"computer scientists describe algorithms as a set of rules that define a sequence of operations. They're a series of instructions that tell a computer how it's supposed to solve a problem or achieve a certain goal. A good way to think of algorithms is by visualizing a flowchart." ...recall our "chocolate" vs "sour candy" game.
From NASA to Call Centers
"Conway wanted to build a bot that would know what callers wanted before they even asked for it. [...] Conway wanted to take humans out of it. Because it was a quantitative method, it was possible, Conway figured, to build bots that could read customers’ minds, “We are categorizing the human language,” he says. [...] The results were nothing short of astounding. When a caller reached a personality much like their own, calls lasted about five minutes and the problem was resolved 92 percent of the time. That’s high-quality customer service by any measure. When a customer’s call landed with an agent with an opposite personality, however, the difference was amazing: ten-minute calls and a 47 percent problem resolution rate. [...] With drastically shorter call times, a company like AT&T could eventually eliminate a third of its call center costs—provided that Conway could actually build the kinds of bots necessary to make it possible. As it turned out, it was very possible."
-- Christopher Steiner form his book "Automate This: How Algorithms Came to Rule Our World" Penguin Random House. 2012.
"It used to be, when you ordered something on the Internet, you waited a week for it to show up. That was the deal: you didn’t have to get off the couch, but you had to wait. But in the last few years, that’s changed. Now, increasingly, the stuff we buy on the Internet shows up the next day or the same day, sometimes within hours. Free shipping included. Which got us wondering: How is this Internet voodoo possible?"
-- from a 2014 RadioLab episode on how stuff you order on the Internet get's to your house, "Brown Box".
"On 4 August 2005, the police department of Memphis, Tennessee, made so many arrests over a three-hour period that it ran out of vehicles to transport the detainees to jail. Three days later, 1,200 people had been arrested across the city – a new police department record. Operation Blue Crush was hailed a huge success."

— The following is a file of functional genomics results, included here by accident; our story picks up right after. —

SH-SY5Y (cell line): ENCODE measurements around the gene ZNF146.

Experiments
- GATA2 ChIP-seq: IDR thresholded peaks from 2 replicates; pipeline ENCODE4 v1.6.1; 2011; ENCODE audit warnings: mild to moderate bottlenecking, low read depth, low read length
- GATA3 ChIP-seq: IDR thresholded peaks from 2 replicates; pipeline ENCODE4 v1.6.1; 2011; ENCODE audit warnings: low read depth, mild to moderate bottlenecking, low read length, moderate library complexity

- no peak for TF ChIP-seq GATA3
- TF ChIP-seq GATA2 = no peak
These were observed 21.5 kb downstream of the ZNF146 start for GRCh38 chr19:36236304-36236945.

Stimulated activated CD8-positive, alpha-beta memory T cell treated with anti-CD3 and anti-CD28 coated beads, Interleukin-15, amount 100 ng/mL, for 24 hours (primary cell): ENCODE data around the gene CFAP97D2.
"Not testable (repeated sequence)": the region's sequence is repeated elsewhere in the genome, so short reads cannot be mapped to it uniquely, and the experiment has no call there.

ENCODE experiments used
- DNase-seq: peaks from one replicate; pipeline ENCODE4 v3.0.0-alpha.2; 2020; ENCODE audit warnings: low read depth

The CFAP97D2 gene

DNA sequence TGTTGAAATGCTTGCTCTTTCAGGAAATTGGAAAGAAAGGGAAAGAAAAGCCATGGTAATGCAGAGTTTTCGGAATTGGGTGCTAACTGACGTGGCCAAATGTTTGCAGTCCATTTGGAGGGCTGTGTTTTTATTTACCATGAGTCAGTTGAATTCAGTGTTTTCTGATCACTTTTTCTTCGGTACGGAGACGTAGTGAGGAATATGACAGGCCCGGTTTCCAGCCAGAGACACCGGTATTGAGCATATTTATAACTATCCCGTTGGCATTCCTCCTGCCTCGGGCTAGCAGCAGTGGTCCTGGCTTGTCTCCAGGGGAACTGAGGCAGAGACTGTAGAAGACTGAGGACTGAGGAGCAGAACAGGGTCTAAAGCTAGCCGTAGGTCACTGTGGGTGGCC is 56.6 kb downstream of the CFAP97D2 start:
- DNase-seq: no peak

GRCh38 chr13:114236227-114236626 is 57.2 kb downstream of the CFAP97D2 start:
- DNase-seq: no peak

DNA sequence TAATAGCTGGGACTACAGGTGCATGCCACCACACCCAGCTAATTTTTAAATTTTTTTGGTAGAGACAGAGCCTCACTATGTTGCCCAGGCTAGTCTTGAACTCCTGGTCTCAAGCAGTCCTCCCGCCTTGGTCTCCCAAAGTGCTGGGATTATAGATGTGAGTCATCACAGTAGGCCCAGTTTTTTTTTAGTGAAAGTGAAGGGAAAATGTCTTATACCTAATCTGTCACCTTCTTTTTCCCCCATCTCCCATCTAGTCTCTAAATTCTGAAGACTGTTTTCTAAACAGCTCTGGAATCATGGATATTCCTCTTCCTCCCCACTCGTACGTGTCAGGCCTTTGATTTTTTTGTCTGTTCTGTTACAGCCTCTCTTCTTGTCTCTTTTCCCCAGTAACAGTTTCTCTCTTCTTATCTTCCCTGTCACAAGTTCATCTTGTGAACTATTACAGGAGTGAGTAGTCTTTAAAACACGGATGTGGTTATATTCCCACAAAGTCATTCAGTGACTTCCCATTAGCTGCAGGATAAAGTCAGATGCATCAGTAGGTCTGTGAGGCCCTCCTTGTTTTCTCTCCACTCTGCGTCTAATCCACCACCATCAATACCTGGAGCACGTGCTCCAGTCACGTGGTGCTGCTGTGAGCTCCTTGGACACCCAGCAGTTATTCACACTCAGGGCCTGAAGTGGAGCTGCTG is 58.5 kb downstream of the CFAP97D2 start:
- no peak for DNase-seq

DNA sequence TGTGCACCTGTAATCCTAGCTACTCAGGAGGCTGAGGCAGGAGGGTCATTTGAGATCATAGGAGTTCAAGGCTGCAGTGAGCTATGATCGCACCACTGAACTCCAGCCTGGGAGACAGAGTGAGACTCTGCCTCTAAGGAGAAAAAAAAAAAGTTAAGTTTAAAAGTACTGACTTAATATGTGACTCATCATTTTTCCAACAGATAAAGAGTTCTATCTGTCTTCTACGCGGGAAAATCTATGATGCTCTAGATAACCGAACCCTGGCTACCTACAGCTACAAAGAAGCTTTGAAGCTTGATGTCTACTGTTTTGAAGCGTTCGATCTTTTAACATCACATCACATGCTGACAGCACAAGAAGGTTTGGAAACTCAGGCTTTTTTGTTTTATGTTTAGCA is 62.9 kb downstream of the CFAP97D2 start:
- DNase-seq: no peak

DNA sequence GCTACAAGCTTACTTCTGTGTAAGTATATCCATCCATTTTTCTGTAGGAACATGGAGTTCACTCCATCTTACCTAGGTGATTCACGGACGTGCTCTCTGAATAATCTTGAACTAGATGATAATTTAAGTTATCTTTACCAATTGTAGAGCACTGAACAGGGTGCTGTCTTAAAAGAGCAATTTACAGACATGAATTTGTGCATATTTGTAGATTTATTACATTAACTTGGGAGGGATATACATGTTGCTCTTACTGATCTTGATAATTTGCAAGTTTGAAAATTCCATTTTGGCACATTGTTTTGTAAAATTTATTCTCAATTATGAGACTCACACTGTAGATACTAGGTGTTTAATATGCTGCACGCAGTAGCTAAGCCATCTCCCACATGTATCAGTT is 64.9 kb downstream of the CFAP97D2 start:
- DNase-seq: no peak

"Crush stands for "Criminal Reduction Utilizing Statistical History". Translated, it means predictive policing. Or, more accurately, police officers guided by algorithms. A team of criminologists and data scientists at the University of Memphis first developed the technique using IBM predictive analytics software. Put simply, they compiled crime statistics from across the city over time and overlaid it with other datasets – social housing maps, outside temperatures etc – then instructed algorithms to search for correlations in the data to identify crime "hot spots". The police then flooded those areas with highly targeted patrols."
-- from a Guardian Article, How algorithms rule the world
"McCready ran as many to-be-released albums through his bot as possible. It was these test cases that would reveal if the algorithm had any real power. The algorithm rated most of the unreleased CDs as ho-hum. But one, the algorithm said, contained nine likely hits out of fourteen total songs. Those are Beatles numbers. McCready could hardly believe it. Nobody had heard of this artist, which made McCready worry that the bot was wildly wrong. But then the album, Come Away with Me, was released, selling more than twenty million copies and netting its artist, Norah Jones, eight Grammy Awards"
How it works... demo
How it works...
This image comes from But what is a Neural Network? a video by a great YouTube channel that breaks down concepts like this visually called 3Blue1Brown. For another great info graphic on how ML works check out this blog post by R2D3 called A visual introduction to machine learning
"Google uses machine learning to understand how to optimize energy use at its data centers."
-- from Google's Blog
"When the Chicago Police Department sent one of its commanders to Robert McDaniel’s home last summer, the 22-year-old high school dropout was surprised. Though he lived in a neighborhood well-known for bloodshed on its streets, he hadn’t committed a crime or interacted with a police officer recently. And he didn’t have a violent criminal record, nor any gun violations. In August, he incredulously told the Chicago Tribune, "I haven't done nothing that the next kid growing up hadn't done.” Yet, there stood the female police commander at his front door with a stern message: if you commit any crimes, there will be major consequences. We’re watching you."
-- from the Verge's article "The minority report: Chicago's new police computer predicts crimes, but is it racist?"
"Scores like this — known as
risk assessments — are increasingly common in courtrooms across the nation. They are used to inform decisions about who can be set free at every stage of the criminal justice system, from assigning bond amounts — as is the case in Fort Lauderdale — to even more fundamental decisions about defendants’ freedom. In Arizona, Colorado, Delaware, Kentucky, Louisiana, Oklahoma, Virginia, Washington and Wisconsin, the results of such assessments are given to judges during criminal sentencing."
-- from the ProPublica article "Machine Bias"
"If we give you two songs you like and one you don’t, we’ve failed."
-- from the Verge's article "Tastemaker: How Spotify’s Discover Weekly cracked human curation at internet scale"